LONDON (Reuters) - British trade minister Liz Truss on Thursday set out the country’s priorities for a post-Brexit trade deal with the United States.
Truss said Britain would set out detailed negotiating objectives in due course. Below are the priorities listed in Truss’s statement to parliament:
GOODS MARKET ACCESS
Britain wants to secure “comprehensive, far-reaching and mutually beneficial tariff reductions” to increase access to the U.S. market for British businesses and lower prices for British consumers.
The deal should also create “efficient, predictable, and transparent” customs procedures, reduce technical barriers to trade and remove measures that restrict British trade. But it should also maintain the safety and quality of products on the UK market, the government said.
The deal should allow Britain to protect its own interests when threatened by “unexpected surges in imports of goods or unfair trading practices”. It will also aim to remove trade- distorting tariffs, the government said.
SANITARY AND PHYTOSANITARY STANDARDS
Food standards, and the prospect that Britain would have to accept imports of chlorine-washed chicken from the United States in any trade deal have become a concern for many Britons.
The government said Britain wanted to maintain its own autonomous sanitary and phytosanitary regime to protect public, animal and plant life and health and the environment.
“We will not compromise on our high animal welfare and food standards,” it said.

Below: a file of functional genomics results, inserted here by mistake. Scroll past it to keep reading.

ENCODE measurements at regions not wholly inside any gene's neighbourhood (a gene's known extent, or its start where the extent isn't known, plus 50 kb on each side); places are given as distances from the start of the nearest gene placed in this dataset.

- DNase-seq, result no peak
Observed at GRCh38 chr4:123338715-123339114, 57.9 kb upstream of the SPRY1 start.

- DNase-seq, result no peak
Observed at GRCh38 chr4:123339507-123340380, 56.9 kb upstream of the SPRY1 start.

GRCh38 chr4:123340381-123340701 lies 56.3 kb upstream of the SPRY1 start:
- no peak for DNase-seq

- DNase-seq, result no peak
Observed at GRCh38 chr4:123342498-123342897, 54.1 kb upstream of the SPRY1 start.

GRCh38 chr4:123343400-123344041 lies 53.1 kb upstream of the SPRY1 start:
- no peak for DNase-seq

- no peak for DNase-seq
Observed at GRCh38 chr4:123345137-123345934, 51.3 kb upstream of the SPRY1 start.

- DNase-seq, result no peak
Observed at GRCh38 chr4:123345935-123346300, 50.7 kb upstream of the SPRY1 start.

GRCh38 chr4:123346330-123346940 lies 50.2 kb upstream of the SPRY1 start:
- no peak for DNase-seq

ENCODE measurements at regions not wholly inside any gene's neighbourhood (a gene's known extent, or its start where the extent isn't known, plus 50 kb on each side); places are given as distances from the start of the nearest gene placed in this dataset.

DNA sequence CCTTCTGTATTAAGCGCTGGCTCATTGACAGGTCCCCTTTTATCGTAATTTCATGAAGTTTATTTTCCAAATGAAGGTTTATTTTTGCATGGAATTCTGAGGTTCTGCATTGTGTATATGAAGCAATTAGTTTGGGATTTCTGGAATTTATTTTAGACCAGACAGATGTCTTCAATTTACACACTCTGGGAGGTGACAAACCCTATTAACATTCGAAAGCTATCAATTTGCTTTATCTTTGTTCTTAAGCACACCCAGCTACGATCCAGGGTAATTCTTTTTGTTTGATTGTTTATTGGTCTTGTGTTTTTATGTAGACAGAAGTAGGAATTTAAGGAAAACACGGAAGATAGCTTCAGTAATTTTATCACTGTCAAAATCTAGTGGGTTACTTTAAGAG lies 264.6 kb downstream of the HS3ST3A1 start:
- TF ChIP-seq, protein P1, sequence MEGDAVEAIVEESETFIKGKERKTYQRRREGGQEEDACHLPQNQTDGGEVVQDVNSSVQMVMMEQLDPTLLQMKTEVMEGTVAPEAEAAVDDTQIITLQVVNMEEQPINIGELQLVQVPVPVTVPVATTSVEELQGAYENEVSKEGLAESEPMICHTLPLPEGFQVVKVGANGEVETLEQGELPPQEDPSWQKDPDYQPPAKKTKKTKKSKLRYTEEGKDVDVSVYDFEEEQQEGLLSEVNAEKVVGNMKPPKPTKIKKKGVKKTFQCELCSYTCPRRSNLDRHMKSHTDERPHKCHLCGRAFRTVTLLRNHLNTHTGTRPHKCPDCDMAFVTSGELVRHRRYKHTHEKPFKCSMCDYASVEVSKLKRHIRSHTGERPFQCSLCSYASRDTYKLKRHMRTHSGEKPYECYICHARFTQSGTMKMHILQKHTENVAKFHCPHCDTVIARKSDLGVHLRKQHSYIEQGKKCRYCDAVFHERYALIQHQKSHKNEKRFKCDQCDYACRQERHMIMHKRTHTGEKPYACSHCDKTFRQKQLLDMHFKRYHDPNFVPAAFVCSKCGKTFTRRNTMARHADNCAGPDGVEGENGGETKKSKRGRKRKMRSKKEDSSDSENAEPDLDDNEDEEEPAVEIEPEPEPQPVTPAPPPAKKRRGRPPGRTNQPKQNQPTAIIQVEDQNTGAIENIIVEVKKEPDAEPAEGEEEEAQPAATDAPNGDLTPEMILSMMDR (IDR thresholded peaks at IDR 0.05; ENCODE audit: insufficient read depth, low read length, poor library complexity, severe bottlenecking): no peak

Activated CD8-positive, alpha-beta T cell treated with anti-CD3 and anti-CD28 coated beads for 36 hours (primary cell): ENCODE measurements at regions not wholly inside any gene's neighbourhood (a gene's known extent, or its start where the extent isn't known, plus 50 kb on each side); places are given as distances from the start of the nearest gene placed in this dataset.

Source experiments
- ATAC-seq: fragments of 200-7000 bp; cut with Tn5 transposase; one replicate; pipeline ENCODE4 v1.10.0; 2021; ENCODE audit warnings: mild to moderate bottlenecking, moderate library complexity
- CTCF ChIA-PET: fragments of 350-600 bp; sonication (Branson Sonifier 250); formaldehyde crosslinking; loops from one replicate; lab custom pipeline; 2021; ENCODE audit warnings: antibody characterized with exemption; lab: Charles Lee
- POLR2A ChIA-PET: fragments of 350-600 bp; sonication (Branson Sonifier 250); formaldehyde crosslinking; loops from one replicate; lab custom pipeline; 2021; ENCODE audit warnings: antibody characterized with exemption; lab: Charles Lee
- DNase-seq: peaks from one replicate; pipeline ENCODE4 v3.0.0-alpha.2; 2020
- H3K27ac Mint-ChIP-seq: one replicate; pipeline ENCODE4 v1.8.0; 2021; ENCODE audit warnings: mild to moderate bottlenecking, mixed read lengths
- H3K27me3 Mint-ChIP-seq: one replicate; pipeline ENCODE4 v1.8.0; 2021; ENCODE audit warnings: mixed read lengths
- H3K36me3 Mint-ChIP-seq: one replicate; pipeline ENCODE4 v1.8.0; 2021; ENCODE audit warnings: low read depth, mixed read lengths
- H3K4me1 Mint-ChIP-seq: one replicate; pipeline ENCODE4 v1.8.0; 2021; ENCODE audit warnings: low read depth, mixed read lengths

NATIONAL HEALTH SERVICE
Britain said that in all trade deals it plans to negotiate, not just with the United States, the National Health Service would not be on the table.
The opposition Labour Party made the threat of the government selling off the NHS a central plank of its campaign before the December election, in which Prime Minister Boris Johnson’s Conservatives won a majority.
“The price the NHS pays for drugs will not be on the table. The services the NHS provides will not be on the table,” the government said.
The government said nothing in any trade agreement would undermine its commitment to combating climate change. It said it would aim to maintain and advance Britain’s environmental, labor and anti-corruption standards and support UK low-carbon industries, technology and innovation.
The government hopes the trade deal will boost key British services such as financial services, telecommunications, professional and business services, and transport services.
Britain hopes to make it easier for its professionals to do business in the United States, including by easing business travel. It wants to secure commitments to ensure fair competition and improve market access for UK services exporters.
It will also encourage the mutual recognition of UK and U.S. professional qualifications, by strengthening regulatory cooperation.
The government plans to ensure British investors operating in the United States have the same level of protection and standards of treatment they receive in the UK.
Britain wants to include a specific small-business chapter in the trade deal to support the more than 31,600 small British businesses that already export to the United States.
The government wants the agreement to take account of changing technology and developing areas of the economy, and include provisions which maximize opportunities for digital trade across all sectors of the economy.
Britain wants to secure provisions that support its creative and innovative industries.
Britain wants to maximize access of its companies to government procurement opportunities in the United States at both a federal and state level.
Compiled by Kylie MacLellan; editing by Guy Faulconbridge, Larry King
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